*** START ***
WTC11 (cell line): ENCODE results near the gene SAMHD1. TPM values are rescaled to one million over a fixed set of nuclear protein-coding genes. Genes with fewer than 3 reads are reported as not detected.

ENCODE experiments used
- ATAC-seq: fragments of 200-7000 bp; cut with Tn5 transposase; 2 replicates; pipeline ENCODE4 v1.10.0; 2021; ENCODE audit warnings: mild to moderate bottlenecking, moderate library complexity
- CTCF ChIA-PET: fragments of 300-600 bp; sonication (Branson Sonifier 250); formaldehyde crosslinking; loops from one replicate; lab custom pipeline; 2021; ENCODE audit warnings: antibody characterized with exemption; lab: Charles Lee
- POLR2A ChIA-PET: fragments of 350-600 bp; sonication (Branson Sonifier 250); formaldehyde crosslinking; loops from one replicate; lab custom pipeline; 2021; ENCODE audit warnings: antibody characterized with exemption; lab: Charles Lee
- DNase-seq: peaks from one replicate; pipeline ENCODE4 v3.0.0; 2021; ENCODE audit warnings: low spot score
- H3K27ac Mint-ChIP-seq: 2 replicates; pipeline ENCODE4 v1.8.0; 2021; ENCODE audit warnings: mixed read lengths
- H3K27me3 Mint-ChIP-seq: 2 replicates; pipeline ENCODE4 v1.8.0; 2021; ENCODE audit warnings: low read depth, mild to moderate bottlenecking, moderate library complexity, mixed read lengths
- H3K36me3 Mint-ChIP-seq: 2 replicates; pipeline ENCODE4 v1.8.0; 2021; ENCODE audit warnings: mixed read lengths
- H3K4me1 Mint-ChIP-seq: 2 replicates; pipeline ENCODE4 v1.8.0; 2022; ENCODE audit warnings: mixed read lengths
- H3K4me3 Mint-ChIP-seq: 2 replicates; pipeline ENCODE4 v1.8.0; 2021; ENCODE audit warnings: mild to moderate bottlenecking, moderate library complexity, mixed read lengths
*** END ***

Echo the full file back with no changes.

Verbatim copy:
WTC11 (cell line): ENCODE results near the gene SAMHD1. TPM values are rescaled to one million over a fixed set of nuclear protein-coding genes. Genes with fewer than 3 reads are reported as not detected.

ENCODE experiments used
- ATAC-seq: fragments of 200-7000 bp; cut with Tn5 transposase; 2 replicates; pipeline ENCODE4 v1.10.0; 2021; ENCODE audit warnings: mild to moderate bottlenecking, moderate library complexity
- CTCF ChIA-PET: fragments of 300-600 bp; sonication (Branson Sonifier 250); formaldehyde crosslinking; loops from one replicate; lab custom pipeline; 2021; ENCODE audit warnings: antibody characterized with exemption; lab: Charles Lee
- POLR2A ChIA-PET: fragments of 350-600 bp; sonication (Branson Sonifier 250); formaldehyde crosslinking; loops from one replicate; lab custom pipeline; 2021; ENCODE audit warnings: antibody characterized with exemption; lab: Charles Lee
- DNase-seq: peaks from one replicate; pipeline ENCODE4 v3.0.0; 2021; ENCODE audit warnings: low spot score
- H3K27ac Mint-ChIP-seq: 2 replicates; pipeline ENCODE4 v1.8.0; 2021; ENCODE audit warnings: mixed read lengths
- H3K27me3 Mint-ChIP-seq: 2 replicates; pipeline ENCODE4 v1.8.0; 2021; ENCODE audit warnings: low read depth, mild to moderate bottlenecking, moderate library complexity, mixed read lengths
- H3K36me3 Mint-ChIP-seq: 2 replicates; pipeline ENCODE4 v1.8.0; 2021; ENCODE audit warnings: mixed read lengths
- H3K4me1 Mint-ChIP-seq: 2 replicates; pipeline ENCODE4 v1.8.0; 2022; ENCODE audit warnings: mixed read lengths
- H3K4me3 Mint-ChIP-seq: 2 replicates; pipeline ENCODE4 v1.8.0; 2021; ENCODE audit warnings: mild to moderate bottlenecking, moderate library complexity, mixed read lengths